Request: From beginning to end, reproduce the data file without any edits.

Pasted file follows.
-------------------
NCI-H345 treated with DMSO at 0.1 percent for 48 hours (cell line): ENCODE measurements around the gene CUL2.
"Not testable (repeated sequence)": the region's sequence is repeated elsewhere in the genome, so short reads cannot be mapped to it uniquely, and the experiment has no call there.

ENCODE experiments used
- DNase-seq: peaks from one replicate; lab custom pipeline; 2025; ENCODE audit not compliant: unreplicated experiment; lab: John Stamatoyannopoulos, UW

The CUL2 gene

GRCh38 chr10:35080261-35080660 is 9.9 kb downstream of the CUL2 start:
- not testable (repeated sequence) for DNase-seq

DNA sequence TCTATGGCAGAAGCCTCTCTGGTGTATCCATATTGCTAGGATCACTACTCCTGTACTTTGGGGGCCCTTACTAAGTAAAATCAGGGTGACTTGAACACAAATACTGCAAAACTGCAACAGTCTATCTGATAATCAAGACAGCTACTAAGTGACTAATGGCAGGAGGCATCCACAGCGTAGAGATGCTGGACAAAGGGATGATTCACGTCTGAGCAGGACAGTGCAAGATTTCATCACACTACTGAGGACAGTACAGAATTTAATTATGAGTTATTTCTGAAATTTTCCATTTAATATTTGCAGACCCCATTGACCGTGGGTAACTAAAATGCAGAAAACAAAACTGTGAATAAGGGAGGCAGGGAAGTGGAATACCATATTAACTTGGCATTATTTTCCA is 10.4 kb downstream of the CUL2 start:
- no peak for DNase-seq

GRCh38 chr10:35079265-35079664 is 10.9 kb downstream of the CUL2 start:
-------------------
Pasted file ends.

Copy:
NCI-H345 treated with DMSO at 0.1 percent for 48 hours (cell line): ENCODE measurements around the gene CUL2.
"Not testable (repeated sequence)": the region's sequence is repeated elsewhere in the genome, so short reads cannot be mapped to it uniquely, and the experiment has no call there.

ENCODE experiments used
- DNase-seq: peaks from one replicate; lab custom pipeline; 2025; ENCODE audit not compliant: unreplicated experiment; lab: John Stamatoyannopoulos, UW

The CUL2 gene

GRCh38 chr10:35080261-35080660 is 9.9 kb downstream of the CUL2 start:
- not testable (repeated sequence) for DNase-seq

DNA sequence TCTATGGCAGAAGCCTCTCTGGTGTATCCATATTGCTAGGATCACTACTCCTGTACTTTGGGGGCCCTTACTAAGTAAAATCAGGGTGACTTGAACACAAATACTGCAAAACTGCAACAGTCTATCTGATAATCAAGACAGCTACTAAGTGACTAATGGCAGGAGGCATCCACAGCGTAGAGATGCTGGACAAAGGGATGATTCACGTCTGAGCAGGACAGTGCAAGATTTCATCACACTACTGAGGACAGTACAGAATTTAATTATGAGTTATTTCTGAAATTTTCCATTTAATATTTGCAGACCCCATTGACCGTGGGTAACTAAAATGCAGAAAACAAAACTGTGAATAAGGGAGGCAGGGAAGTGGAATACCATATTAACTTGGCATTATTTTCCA is 10.4 kb downstream of the CUL2 start:
- no peak for DNase-seq

GRCh38 chr10:35079265-35079664 is 10.9 kb downstream of the CUL2 start: